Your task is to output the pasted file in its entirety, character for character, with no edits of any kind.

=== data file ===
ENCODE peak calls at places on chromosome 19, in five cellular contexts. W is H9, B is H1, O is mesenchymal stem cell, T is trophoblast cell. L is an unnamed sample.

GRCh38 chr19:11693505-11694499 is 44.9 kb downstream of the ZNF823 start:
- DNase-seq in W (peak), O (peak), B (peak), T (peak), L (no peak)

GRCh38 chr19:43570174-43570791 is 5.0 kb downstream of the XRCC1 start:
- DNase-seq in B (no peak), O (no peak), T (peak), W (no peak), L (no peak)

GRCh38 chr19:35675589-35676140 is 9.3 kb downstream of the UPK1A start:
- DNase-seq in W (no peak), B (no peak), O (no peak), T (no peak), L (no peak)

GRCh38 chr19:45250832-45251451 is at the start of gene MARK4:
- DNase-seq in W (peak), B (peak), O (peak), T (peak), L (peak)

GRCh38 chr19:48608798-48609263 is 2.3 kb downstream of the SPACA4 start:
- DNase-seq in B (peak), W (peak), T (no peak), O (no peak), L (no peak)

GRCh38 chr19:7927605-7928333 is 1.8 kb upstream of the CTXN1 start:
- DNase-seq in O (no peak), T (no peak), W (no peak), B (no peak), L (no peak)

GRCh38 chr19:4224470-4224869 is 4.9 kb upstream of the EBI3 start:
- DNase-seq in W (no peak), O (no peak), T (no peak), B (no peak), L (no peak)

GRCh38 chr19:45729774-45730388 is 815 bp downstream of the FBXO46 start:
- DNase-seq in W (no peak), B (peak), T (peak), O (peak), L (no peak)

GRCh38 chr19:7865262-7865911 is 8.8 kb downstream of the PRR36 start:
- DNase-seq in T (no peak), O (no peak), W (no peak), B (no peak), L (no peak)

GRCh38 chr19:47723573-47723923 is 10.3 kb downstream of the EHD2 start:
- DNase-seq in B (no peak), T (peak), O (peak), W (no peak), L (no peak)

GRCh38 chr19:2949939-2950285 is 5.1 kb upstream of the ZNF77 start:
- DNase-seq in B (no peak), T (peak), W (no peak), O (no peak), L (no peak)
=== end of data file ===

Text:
ENCODE peak calls at places on chromosome 19, in five cellular contexts. W is H9, B is H1, O is mesenchymal stem cell, T is trophoblast cell. L is an unnamed sample.

GRCh38 chr19:11693505-11694499 is 44.9 kb downstream of the ZNF823 start:
- DNase-seq in W (peak), O (peak), B (peak), T (peak), L (no peak)

GRCh38 chr19:43570174-43570791 is 5.0 kb downstream of the XRCC1 start:
- DNase-seq in B (no peak), O (no peak), T (peak), W (no peak), L (no peak)

GRCh38 chr19:35675589-35676140 is 9.3 kb downstream of the UPK1A start:
- DNase-seq in W (no peak), B (no peak), O (no peak), T (no peak), L (no peak)

GRCh38 chr19:45250832-45251451 is at the start of gene MARK4:
- DNase-seq in W (peak), B (peak), O (peak), T (peak), L (peak)

GRCh38 chr19:48608798-48609263 is 2.3 kb downstream of the SPACA4 start:
- DNase-seq in B (peak), W (peak), T (no peak), O (no peak), L (no peak)

GRCh38 chr19:7927605-7928333 is 1.8 kb upstream of the CTXN1 start:
- DNase-seq in O (no peak), T (no peak), W (no peak), B (no peak), L (no peak)

GRCh38 chr19:4224470-4224869 is 4.9 kb upstream of the EBI3 start:
- DNase-seq in W (no peak), O (no peak), T (no peak), B (no peak), L (no peak)

GRCh38 chr19:45729774-45730388 is 815 bp downstream of the FBXO46 start:
- DNase-seq in W (no peak), B (peak), T (peak), O (peak), L (no peak)

GRCh38 chr19:7865262-7865911 is 8.8 kb downstream of the PRR36 start:
- DNase-seq in T (no peak), O (no peak), W (no peak), B (no peak), L (no peak)

GRCh38 chr19:47723573-47723923 is 10.3 kb downstream of the EHD2 start:
- DNase-seq in B (no peak), T (peak), O (peak), W (no peak), L (no peak)

GRCh38 chr19:2949939-2950285 is 5.1 kb upstream of the ZNF77 start:
- DNase-seq in B (no peak), T (peak), W (no peak), O (no peak), L (no peak)